Dem 51
image description
GOP 49
image description

Is the Democratic Party Just a Big Virtual College Campus?

The 2002 book by John Judis and Ruy Teixeira, The Emerging Democratic Majority, got a lot of attention. It predicted that long term the Democrats would become the dominant party because college-educated voters were joining the blue team and so were newly enfranchised 18 year olds. The Republicans were going to be swept out to sea.

Boy, were they wrong, at least so far. What happened? To their credit, the authors realized that their prediction is way off and have now written a new book, Where Have All the Democrats Gone?, that tries to address the question. The short answer is that the progressive culture embodied by the college-educated Democrats is driving everybody else away. For many enlightened college-educated Democrats, if a man puts on a dress and says he is a woman, it is obvious that you have to respect her wishes. For a large number of other people, especially older ones, that is a bunch of malarkey. A man in a dress is just a man in a dress. In other words, it's not the economy, stupid. It's the culture wars.

In Judis and Teixeira's account, the Democrats underdelivered on the economic front for working-class voters (e.g., where is that $15/hr minimum wage?) but overdelivered on cultural issues that are trivial, or even offensive, to many working-class voters. The result is that many people no longer see the Democrats as the people's party, as it was in FDR's time, but as the party of the elite professional class. Teixeira recently said: "Because the labor movement is so weak now and the working-class influences in the Democratic Party are so weak now, and because the base of the Democratic Party is in literal numerical terms more steered toward white college-educated and politically liberal people, it's just basically instantiated that campus culture into the party as a whole." Not surprisingly, this repels working-class voters. Since they hate what the Democrats have become, they have moved to the Republicans as the only alternative, even though their acceptance there is totally cynical because the Republicans are still the party of the very rich and very conservative.

So by turning the Democratic Party into a larger version of a college "Young Progressives" group, the Democrats have lost their base and the new one isn't big enough to make up for it. The authors note that the Democrats' "shadow party" is largely made up of recent college graduates from progressive elite colleges, who come fully equipped with the views popular at those institutions, but much less so in the country as a whole. The "shadow party" is the collection of political workers, activists, staffers, lawyers, allied nonprofits, think tanks, fundraisers, new and friendly businesses, and others who surround the party and who are at least as influential as the politicians themselves.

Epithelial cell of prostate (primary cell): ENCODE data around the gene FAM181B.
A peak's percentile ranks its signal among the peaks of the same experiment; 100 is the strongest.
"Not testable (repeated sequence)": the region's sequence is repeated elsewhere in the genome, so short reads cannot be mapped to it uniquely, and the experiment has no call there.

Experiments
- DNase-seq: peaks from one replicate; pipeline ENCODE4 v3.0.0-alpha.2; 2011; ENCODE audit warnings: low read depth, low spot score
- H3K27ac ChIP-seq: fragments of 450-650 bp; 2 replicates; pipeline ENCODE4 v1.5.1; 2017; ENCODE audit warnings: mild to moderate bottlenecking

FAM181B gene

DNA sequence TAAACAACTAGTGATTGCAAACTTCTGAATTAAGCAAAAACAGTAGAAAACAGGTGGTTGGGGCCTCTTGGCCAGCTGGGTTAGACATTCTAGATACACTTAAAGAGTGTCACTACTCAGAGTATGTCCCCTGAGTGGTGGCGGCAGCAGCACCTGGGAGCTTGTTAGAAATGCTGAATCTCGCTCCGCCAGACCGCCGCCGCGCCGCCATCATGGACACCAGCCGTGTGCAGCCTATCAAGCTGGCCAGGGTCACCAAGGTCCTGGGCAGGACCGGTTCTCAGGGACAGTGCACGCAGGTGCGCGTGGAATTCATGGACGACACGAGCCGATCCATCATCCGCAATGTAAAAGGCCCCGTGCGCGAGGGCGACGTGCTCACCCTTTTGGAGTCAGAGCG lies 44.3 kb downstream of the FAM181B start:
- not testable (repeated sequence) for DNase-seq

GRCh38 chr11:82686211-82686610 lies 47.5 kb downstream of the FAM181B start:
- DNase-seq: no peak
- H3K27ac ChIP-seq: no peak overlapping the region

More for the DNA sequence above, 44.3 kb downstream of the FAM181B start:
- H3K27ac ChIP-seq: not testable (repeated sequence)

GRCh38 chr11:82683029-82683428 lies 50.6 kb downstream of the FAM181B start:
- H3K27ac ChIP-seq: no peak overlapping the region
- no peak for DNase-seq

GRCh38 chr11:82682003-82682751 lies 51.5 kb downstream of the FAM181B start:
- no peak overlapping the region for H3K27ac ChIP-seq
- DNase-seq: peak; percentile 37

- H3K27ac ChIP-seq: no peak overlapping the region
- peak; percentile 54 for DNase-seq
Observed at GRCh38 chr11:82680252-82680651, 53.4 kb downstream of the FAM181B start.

People in the shadow party are enraged about this perception. They have binders full of policy papers about the laws they want that would benefit ordinary Americans on taxes, health care, and wages. Why don't those idiots see that? That is the problem, of course. People outside the shadow party think those inside it see them as idiots, which is kinda true. And those inside the shadow party don't think that a position on who should use which bathroom should be more important than a carefully formulated health-care policy. Unfortunately for them, many working-class people do see bathroom policy and who gets to play on which team and use which locker room in high school as more important than health-care policy. Idiots.

Judis and Teixeira were right that college-educated professionals were gravitating away from the Republicans and toward the Democrats, but they greatly underestimated how that migration would change the image of the Party. The new book is not entirely negative. It does propose some courses of action the Democrats can take to become a clear majority party. These include staying far from Wall Street on pocketbook issues, supporting national solidarity, cooling it with the woke stuff and jargon, and avoiding all-or-nothing positions on climate change and gender issues. Above all, keep in mind that most voters did not go to college and views that are obvious, self-explanatory, and morally correct at many elite colleges are actually anathema to large numbers of voters. If you'd rather be right than be president, fine, but then don't whine that you're not president. (V)

This item appeared on Read it Monday through Friday for political and election news, Saturday for answers to reader's questions, and Sunday for letters from readers.                     State polls                     All Senate candidates